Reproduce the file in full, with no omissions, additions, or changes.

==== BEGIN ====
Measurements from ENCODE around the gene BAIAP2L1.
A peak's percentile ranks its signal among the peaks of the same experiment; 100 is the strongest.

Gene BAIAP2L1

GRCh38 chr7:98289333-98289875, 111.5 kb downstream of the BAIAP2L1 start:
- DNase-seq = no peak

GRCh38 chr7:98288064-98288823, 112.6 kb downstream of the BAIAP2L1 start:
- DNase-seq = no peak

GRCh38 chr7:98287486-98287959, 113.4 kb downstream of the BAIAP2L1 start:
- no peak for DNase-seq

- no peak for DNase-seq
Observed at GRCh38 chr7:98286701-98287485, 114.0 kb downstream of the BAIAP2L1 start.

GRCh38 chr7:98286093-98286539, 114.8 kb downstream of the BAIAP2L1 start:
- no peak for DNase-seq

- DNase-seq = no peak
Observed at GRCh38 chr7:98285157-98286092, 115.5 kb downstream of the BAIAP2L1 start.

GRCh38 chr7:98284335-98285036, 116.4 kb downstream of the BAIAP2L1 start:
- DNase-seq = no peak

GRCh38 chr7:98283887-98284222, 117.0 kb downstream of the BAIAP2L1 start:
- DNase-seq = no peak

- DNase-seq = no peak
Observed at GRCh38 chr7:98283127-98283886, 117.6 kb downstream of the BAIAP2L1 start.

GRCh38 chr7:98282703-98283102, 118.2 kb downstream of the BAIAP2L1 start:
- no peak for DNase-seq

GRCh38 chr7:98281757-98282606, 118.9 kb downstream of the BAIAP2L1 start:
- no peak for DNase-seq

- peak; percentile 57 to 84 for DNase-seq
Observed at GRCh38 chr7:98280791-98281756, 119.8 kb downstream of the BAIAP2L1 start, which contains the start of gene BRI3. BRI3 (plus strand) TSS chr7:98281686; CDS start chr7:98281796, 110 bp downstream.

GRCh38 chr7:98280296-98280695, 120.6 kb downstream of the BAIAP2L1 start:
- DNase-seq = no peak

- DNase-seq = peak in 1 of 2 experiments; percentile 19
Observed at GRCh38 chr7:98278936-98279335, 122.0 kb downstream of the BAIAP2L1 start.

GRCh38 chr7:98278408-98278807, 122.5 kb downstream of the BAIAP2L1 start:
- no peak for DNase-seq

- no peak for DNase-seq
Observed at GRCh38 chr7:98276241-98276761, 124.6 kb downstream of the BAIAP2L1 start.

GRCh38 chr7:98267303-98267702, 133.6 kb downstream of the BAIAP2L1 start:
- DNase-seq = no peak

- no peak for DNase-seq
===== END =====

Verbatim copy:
Measurements from ENCODE around the gene BAIAP2L1.
A peak's percentile ranks its signal among the peaks of the same experiment; 100 is the strongest.

Gene BAIAP2L1

GRCh38 chr7:98289333-98289875, 111.5 kb downstream of the BAIAP2L1 start:
- DNase-seq = no peak

GRCh38 chr7:98288064-98288823, 112.6 kb downstream of the BAIAP2L1 start:
- DNase-seq = no peak

GRCh38 chr7:98287486-98287959, 113.4 kb downstream of the BAIAP2L1 start:
- no peak for DNase-seq

- no peak for DNase-seq
Observed at GRCh38 chr7:98286701-98287485, 114.0 kb downstream of the BAIAP2L1 start.

GRCh38 chr7:98286093-98286539, 114.8 kb downstream of the BAIAP2L1 start:
- no peak for DNase-seq

- DNase-seq = no peak
Observed at GRCh38 chr7:98285157-98286092, 115.5 kb downstream of the BAIAP2L1 start.

GRCh38 chr7:98284335-98285036, 116.4 kb downstream of the BAIAP2L1 start:
- DNase-seq = no peak

GRCh38 chr7:98283887-98284222, 117.0 kb downstream of the BAIAP2L1 start:
- DNase-seq = no peak

- DNase-seq = no peak
Observed at GRCh38 chr7:98283127-98283886, 117.6 kb downstream of the BAIAP2L1 start.

GRCh38 chr7:98282703-98283102, 118.2 kb downstream of the BAIAP2L1 start:
- no peak for DNase-seq

GRCh38 chr7:98281757-98282606, 118.9 kb downstream of the BAIAP2L1 start:
- no peak for DNase-seq

- peak; percentile 57 to 84 for DNase-seq
Observed at GRCh38 chr7:98280791-98281756, 119.8 kb downstream of the BAIAP2L1 start, which contains the start of gene BRI3. BRI3 (plus strand) TSS chr7:98281686; CDS start chr7:98281796, 110 bp downstream.

GRCh38 chr7:98280296-98280695, 120.6 kb downstream of the BAIAP2L1 start:
- DNase-seq = no peak

- DNase-seq = peak in 1 of 2 experiments; percentile 19
Observed at GRCh38 chr7:98278936-98279335, 122.0 kb downstream of the BAIAP2L1 start.

GRCh38 chr7:98278408-98278807, 122.5 kb downstream of the BAIAP2L1 start:
- no peak for DNase-seq

- no peak for DNase-seq
Observed at GRCh38 chr7:98276241-98276761, 124.6 kb downstream of the BAIAP2L1 start.

GRCh38 chr7:98267303-98267702, 133.6 kb downstream of the BAIAP2L1 start:
- DNase-seq = no peak

- no peak for DNase-seq